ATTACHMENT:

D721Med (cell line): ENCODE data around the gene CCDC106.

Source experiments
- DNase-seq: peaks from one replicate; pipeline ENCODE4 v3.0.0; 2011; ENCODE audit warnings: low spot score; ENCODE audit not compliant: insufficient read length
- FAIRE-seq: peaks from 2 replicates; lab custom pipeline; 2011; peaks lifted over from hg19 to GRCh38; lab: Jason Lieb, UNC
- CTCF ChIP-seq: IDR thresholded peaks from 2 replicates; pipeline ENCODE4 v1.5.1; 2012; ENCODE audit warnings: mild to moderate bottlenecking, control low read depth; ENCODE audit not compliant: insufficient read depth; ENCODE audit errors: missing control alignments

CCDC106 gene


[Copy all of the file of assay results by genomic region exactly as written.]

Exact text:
D721Med (cell line): ENCODE data around the gene CCDC106.

Source experiments
- DNase-seq: peaks from one replicate; pipeline ENCODE4 v3.0.0; 2011; ENCODE audit warnings: low spot score; ENCODE audit not compliant: insufficient read length
- FAIRE-seq: peaks from 2 replicates; lab custom pipeline; 2011; peaks lifted over from hg19 to GRCh38; lab: Jason Lieb, UNC
- CTCF ChIP-seq: IDR thresholded peaks from 2 replicates; pipeline ENCODE4 v1.5.1; 2012; ENCODE audit warnings: mild to moderate bottlenecking, control low read depth; ENCODE audit not compliant: insufficient read depth; ENCODE audit errors: missing control alignments

CCDC106 gene